No person should be forced out of the only place they’ve ever called home.

To be continued.

 

 

Thoughts on a Horror

I invite you to think about these things.

We live in a world where a person can walk into a school full of defenseless children and shoot, and shoot, and shoot. Without empathy, feeling only hate and power. Without regard for any code or consequence, God or man.

Rather than register shock and horror, then eagerly place that item on a back shelf marked: ABERRATION; let us acknowledge that we really do live in such a world.

But let us also notice that against that one evil act, we can counter with several acts which were its polar opposite. In fact, that evil act was countered with several (at least) selfless and noble acts.

A football coach shielded students from bullets with his body, and died. A geography teacher ushered students into his classroom for protection but never made it inside. A quick-thinking ROTC student protected 60 to 70 people from gunshots behind Kevlar. Another teacher hid 19 students in a closet. A janitor warned about 40 students that they were running toward the shooter, and ushered them into a safe classroom. A 15 year old held the door for fellow fleeing students but was shot dead.

In the face of that evil act, these people responded by trying to save the lives of other people at the expense of their own. That requires incredible empathy, other-centered-ness, and self-sacrifice.

Greater love has no one than this, that he lay down his life for his friends

It suggest belief that there is right and wrong, good and evil; that life is objectively valuable and better than death. And a belief that such horror and hate ought to be met with its opposite.

We live in that world too.

But we tend to live in the world of our mind’s making, the one in which we feel comfortable, the world as we imagine it. We might even secretly congratulate ourselves for choosing the world we do. I’m the kind of person who sees the world positively, so I’m a loving person. Or I see the world as tough and harsh, because I’m strong and a realist.

But those imaginary worlds don’t prepare us for the real one. It might be better to recognize the world we live in so that we can encounter it usefully. We can recognize that pure nihilism can cross our path, and we can choose to respond with selfless love.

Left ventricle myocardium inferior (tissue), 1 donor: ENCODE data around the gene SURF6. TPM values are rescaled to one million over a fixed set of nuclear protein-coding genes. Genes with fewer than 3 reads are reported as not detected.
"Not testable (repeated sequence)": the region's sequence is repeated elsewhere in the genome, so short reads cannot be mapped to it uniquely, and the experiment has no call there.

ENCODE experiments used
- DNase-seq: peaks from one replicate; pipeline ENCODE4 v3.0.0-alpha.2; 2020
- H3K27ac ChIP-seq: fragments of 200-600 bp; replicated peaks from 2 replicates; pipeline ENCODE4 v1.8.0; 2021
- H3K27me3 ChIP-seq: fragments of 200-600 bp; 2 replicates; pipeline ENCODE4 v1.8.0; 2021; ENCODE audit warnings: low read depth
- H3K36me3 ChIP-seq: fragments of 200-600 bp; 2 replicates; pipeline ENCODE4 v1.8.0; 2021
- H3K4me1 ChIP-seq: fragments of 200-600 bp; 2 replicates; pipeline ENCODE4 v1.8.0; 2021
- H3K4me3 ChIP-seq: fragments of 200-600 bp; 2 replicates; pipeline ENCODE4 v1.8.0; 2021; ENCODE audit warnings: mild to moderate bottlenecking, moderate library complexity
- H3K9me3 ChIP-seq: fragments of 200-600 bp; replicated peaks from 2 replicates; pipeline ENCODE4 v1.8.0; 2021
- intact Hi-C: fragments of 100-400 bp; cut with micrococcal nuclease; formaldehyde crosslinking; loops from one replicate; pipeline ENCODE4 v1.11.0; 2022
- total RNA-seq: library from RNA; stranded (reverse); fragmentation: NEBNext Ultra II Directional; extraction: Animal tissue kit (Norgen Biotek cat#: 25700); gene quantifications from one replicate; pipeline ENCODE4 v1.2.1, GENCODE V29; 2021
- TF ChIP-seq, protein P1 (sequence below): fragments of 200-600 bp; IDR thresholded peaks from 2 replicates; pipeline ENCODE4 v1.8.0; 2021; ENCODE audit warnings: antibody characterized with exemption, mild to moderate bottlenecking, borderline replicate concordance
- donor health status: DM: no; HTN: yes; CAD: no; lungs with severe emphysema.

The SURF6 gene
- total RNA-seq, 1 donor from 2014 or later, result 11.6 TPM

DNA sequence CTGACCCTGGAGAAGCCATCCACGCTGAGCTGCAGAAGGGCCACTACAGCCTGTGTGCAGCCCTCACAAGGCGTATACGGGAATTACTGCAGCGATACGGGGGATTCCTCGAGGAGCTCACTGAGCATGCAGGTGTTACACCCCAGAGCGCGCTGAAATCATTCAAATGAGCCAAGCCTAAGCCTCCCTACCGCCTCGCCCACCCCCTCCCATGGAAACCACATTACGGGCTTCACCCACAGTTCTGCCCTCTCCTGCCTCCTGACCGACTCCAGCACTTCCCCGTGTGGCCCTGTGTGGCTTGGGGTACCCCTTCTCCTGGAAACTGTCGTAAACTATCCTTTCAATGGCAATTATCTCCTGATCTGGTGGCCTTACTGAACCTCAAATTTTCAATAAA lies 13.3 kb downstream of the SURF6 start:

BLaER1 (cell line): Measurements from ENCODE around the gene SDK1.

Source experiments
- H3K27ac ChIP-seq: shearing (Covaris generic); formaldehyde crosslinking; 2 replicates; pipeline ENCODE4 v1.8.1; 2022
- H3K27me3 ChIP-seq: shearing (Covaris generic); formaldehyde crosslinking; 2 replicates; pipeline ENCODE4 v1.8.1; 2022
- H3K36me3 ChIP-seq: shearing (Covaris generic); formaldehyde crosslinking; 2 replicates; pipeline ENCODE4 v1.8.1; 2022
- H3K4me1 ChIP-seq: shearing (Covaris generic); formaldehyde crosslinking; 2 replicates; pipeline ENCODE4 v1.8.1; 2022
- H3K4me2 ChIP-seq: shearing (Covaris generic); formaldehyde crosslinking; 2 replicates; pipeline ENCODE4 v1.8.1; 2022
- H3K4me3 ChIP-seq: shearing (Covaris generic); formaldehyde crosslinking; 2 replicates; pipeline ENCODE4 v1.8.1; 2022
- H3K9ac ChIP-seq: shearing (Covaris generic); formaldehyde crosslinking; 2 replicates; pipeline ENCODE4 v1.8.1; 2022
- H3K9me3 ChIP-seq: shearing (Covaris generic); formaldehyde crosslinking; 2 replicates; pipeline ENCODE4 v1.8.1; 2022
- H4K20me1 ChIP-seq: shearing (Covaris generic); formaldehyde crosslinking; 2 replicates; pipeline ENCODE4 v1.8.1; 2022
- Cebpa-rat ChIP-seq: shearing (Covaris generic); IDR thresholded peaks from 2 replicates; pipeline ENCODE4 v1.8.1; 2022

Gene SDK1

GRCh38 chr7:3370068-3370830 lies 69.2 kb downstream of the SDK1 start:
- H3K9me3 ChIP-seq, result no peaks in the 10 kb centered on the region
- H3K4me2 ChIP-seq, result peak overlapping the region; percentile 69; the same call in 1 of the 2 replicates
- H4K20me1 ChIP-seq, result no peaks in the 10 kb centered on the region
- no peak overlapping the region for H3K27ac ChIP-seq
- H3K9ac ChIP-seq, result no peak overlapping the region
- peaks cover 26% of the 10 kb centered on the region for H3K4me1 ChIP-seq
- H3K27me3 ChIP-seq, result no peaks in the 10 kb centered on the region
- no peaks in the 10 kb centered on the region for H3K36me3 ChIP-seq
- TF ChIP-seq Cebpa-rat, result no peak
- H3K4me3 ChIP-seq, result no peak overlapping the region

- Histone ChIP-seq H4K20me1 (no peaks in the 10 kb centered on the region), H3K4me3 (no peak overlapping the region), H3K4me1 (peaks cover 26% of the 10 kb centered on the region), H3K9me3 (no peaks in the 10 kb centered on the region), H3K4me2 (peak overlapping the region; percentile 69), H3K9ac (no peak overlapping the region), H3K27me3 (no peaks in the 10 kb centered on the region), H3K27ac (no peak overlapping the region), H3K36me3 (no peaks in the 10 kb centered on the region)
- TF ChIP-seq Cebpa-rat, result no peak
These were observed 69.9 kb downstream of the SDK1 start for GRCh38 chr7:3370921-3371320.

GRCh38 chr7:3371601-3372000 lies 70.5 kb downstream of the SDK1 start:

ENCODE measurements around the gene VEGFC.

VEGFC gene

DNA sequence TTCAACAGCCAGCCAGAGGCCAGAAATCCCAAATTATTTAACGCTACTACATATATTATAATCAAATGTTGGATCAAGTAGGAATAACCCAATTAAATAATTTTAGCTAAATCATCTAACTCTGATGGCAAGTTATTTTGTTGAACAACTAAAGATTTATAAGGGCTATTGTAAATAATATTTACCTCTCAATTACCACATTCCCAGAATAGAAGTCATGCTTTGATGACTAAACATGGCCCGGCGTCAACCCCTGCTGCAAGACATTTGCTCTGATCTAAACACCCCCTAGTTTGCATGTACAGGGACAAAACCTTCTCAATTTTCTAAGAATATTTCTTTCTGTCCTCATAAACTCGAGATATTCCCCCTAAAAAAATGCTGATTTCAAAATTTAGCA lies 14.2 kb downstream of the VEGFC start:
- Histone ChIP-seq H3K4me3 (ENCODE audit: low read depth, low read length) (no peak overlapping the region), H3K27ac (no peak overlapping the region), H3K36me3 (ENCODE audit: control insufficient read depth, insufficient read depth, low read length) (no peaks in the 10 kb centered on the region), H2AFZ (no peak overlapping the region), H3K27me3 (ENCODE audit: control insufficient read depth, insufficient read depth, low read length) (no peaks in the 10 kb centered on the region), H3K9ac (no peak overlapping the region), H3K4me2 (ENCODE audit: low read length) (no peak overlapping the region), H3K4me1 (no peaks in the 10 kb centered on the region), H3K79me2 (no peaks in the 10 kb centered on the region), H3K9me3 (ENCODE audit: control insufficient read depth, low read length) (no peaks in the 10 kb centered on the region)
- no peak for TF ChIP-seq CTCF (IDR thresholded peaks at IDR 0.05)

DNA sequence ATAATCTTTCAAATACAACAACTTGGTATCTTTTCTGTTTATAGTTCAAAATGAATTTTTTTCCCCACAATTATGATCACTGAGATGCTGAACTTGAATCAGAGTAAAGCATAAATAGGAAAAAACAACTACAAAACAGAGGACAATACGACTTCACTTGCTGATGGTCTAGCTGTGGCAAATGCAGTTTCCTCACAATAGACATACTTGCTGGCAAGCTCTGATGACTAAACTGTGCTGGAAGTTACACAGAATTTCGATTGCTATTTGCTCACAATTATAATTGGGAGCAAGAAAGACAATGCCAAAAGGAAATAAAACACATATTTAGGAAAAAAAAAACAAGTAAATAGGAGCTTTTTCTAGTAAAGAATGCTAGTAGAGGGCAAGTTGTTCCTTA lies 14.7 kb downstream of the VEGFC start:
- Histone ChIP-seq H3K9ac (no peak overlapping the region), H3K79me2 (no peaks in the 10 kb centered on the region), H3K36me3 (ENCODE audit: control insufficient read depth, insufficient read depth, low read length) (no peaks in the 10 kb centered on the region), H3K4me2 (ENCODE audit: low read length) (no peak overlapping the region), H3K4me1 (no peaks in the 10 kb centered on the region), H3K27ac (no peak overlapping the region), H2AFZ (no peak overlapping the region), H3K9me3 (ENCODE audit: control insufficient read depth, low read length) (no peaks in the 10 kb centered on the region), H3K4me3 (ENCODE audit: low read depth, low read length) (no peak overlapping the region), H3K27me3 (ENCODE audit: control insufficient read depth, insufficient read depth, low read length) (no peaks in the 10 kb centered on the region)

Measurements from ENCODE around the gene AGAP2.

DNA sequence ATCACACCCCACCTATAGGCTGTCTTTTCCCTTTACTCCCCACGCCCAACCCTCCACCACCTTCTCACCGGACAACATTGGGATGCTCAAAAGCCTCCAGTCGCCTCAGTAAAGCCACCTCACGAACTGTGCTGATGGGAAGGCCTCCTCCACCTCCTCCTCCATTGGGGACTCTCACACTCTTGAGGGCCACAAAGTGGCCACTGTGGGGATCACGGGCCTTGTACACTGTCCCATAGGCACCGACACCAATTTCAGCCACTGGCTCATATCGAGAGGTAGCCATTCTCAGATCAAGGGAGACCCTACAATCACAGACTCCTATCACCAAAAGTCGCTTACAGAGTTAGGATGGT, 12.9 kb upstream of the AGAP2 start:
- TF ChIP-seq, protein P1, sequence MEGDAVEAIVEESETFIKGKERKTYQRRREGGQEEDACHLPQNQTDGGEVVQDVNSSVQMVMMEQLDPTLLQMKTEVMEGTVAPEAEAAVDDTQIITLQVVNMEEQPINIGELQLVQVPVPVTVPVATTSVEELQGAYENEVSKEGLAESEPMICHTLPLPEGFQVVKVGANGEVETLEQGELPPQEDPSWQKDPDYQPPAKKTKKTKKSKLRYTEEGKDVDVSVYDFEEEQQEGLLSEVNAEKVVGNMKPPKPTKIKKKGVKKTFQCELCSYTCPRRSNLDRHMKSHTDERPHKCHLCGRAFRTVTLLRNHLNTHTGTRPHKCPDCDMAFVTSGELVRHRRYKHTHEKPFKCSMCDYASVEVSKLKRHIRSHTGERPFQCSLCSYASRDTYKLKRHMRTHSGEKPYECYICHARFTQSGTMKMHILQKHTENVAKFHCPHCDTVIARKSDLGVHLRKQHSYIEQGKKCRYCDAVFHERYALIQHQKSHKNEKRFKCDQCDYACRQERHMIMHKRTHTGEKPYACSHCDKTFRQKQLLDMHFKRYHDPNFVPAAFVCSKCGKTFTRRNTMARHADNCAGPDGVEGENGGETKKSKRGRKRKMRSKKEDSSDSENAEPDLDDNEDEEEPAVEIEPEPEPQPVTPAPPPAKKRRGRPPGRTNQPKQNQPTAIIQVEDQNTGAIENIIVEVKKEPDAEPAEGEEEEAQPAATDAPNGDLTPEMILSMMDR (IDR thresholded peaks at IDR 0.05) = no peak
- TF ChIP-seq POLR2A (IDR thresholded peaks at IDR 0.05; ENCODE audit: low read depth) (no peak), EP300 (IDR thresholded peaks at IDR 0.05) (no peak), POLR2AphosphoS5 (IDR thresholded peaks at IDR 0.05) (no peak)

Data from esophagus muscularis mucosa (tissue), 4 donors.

That there will be more evil there is no doubt. Let us be prepared.

There are many other thoughts you may have on this matter. This was one.

 

 

 

Most Democrat Congresspersons Vote Against Medical Care for Infants Who Survive Abortion

On January 19, the U.S. House of Representatives passed the Born Alive Abortion Survivors Protection Act — legislation protecting babies who survive abortions.

H.R. 4712 contains an explicit requirement that a baby born alive during an abortion must be afforded “the same degree” of care that would apply “to any other child born alive at the same gestational age,” including transportation to a hospital. This language does not dictate bona fide medical judgments nor require futile measures, but rather, requires that babies born alive during abortions are treated in the same manner as those who are spontaneously born prematurely.

House Passes Pro-Life Bill Protecting Babies Born Alive After Botched Abortions

One hundred and eighty-three congresspersons, all Democrat, voted against the bill.  Zero Republicans voted against it.

235 Republicans voted for the bill. Six Democrats also voted in favor.

FINAL VOTE RESULTS FOR ROLL CALL 36

One hundred and eighty three people who have attained the honorable station of legislator in the great nation of the U.S. voted to allow the denial of  medical care to tiny infants who are living after their abortion attempt. In the past these babies have been left to die or sometimes actively killed. Rep. Blackburn: “We have heard horror stories of babies being strangled, suffocated, or neglected to die.”

Someone ought to tell the honorable Democratic Congresspersons that this is not the moral high ground.